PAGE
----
MIT researchers have shown that a common pollutant strongly impacts the behavior of arsenic and possibly other toxic metals in some lakes, adding to scientists understanding of how such elements move through the water.
"The work shows that nitrate pollution, which arises from sources such as automobile exhaust, wastewater disposal and fertilizers, is more important in lake dynamics than had been thought," said Harry Hemond, the Leonhard Professor of Civil and Environmental Engineering and an author of a paper on the work that appeared in the June 28 issue of Science. "This is a linkage we need to understand if we want to manage water quality."
In an interesting twist, said Hemond, the nitrate pollution, which is also associated with noxious impacts such as excessive algal growth, was found to have a mitigating effect. It reacts with naturally occurring iron to create iron oxides that in turn adsorb arsenic. "The result is a suppression of seasonal arsenic release into the water," said Hemond, who is director of MITs Parsons Laboratory.
Elizabeth Thomson | EurekAlert!
Scientists on the road to discovering impact of urban road dust
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On the way to an intelligent laboratory, physicists from Innsbruck and Vienna present an artificial agent that autonomously designs quantum experiments. In initial experiments, the system has independently (re)discovered experimental techniques that are nowadays standard in modern quantum optical laboratories. This shows how machines could play a more creative role in research in the future.
We carry smartphones in our pockets, the streets are dotted with semi-autonomous cars, but in the research laboratory experiments are still being designed by...
What enables electrons to be transferred swiftly, for example during photosynthesis? An interdisciplinary team of researchers has worked out the details of how...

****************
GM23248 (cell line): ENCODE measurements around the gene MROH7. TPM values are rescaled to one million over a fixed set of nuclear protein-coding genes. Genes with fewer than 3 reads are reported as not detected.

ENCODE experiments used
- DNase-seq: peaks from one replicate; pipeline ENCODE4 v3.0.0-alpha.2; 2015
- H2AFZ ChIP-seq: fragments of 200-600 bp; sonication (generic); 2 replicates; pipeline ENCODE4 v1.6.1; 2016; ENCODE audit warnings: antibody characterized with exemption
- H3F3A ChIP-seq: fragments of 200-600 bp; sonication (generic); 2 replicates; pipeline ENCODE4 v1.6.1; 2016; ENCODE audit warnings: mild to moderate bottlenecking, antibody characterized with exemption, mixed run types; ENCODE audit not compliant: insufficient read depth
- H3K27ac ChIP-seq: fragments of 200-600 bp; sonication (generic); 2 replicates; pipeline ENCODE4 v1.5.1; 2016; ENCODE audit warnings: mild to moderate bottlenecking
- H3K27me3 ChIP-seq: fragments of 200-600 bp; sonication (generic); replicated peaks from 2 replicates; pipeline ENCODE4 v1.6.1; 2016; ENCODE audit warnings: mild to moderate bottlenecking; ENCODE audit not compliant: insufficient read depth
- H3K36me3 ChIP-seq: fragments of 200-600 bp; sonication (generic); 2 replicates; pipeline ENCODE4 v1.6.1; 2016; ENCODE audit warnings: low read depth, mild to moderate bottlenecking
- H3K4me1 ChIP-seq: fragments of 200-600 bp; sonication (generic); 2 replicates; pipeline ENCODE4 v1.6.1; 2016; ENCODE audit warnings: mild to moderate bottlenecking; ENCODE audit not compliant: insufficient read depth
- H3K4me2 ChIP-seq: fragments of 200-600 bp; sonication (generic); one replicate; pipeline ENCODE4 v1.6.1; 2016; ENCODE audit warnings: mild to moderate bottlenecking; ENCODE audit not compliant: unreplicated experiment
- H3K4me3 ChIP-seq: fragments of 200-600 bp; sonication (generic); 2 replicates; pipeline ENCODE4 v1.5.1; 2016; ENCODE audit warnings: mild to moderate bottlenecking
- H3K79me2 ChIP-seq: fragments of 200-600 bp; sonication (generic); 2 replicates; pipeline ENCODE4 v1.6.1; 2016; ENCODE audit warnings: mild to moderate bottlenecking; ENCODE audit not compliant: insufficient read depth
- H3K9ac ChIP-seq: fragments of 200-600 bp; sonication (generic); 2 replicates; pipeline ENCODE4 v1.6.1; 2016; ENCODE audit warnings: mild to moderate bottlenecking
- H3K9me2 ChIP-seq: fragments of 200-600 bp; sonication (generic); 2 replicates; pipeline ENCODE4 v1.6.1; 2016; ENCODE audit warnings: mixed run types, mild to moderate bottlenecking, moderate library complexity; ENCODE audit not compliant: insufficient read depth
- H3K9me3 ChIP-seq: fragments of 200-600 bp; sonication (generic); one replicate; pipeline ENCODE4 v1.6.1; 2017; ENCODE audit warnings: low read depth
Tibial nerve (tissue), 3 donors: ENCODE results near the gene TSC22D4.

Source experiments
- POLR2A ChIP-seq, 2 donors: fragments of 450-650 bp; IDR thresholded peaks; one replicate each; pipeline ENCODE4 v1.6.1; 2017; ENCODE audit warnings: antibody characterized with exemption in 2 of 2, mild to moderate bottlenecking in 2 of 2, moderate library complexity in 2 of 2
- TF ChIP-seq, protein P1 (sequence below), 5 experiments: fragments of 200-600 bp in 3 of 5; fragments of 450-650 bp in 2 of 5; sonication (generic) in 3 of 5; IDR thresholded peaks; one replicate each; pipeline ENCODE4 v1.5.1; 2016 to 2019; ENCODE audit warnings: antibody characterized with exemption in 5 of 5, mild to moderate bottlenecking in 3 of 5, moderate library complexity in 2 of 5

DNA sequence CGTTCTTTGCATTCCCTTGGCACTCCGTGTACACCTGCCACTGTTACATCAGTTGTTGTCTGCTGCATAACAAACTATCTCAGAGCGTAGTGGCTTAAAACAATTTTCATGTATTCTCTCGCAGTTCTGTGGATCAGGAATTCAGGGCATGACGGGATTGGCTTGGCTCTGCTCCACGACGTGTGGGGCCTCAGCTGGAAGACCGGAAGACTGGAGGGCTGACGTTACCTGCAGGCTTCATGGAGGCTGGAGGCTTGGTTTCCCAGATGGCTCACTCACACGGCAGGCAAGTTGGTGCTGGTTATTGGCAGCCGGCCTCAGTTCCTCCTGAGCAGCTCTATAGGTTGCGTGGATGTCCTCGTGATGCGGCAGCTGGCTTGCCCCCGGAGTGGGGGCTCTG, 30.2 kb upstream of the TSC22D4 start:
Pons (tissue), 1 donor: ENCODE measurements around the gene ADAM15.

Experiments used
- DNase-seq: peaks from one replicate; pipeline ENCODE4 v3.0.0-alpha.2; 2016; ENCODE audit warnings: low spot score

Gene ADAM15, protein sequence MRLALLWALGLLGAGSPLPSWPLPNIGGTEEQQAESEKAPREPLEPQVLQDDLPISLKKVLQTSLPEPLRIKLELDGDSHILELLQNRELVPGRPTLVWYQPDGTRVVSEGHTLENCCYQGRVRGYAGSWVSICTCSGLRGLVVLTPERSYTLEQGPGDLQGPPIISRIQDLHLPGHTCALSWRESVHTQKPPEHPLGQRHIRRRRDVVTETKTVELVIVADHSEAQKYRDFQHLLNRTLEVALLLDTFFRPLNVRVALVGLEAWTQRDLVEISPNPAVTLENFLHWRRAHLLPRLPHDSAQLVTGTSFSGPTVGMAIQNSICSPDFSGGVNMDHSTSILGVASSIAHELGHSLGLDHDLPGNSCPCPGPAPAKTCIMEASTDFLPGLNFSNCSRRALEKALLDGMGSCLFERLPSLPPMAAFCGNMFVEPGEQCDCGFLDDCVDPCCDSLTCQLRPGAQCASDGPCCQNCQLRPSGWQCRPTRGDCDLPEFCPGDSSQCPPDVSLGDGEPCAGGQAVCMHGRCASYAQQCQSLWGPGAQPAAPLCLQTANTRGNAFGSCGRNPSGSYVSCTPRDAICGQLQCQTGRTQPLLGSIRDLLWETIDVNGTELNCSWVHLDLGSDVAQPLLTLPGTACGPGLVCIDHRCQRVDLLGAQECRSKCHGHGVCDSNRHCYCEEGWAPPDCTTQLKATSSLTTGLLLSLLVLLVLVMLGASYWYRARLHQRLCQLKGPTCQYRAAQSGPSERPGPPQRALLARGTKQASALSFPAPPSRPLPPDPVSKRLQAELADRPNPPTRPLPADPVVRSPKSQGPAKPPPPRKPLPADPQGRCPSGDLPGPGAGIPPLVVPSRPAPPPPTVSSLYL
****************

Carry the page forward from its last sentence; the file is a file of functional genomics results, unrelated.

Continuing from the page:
For the first time, scientists have precisely measured the effective electrical charge of a single molecule in solution. This fundamental insight of an SNSF Professor could also pave the way for future medical diagnostics.
Electrical charge is one of the key properties that allows molecules to interact. Life itself depends on this phenomenon: many biological processes involve...
At the JEC World Composite Show in Paris in March 2018, the Fraunhofer Institute for Laser Technology ILT will be focusing on the latest trends and innovations in laser machining of composites. Among other things, researchers at the booth shared with the Aachen Center for Integrative Lightweight Production (AZL) will demonstrate how lasers can be used for joining, structuring, cutting and drilling composite materials.
No other industry has attracted as much public attention to composite materials as the automotive industry, which along with the aerospace industry is a driver...
Scientists at Tokyo Institute of Technology (Tokyo Tech) and Tohoku University have developed high-quality GFO epitaxial films and systematically investigated their ferroelectric and ferromagnetic properties. They also demonstrated the room-temperature magnetocapacitance effects of these GFO thin films.
Multiferroic materials show magnetically driven ferroelectricity. They are attracting increasing attention because of their fascinating properties such as...
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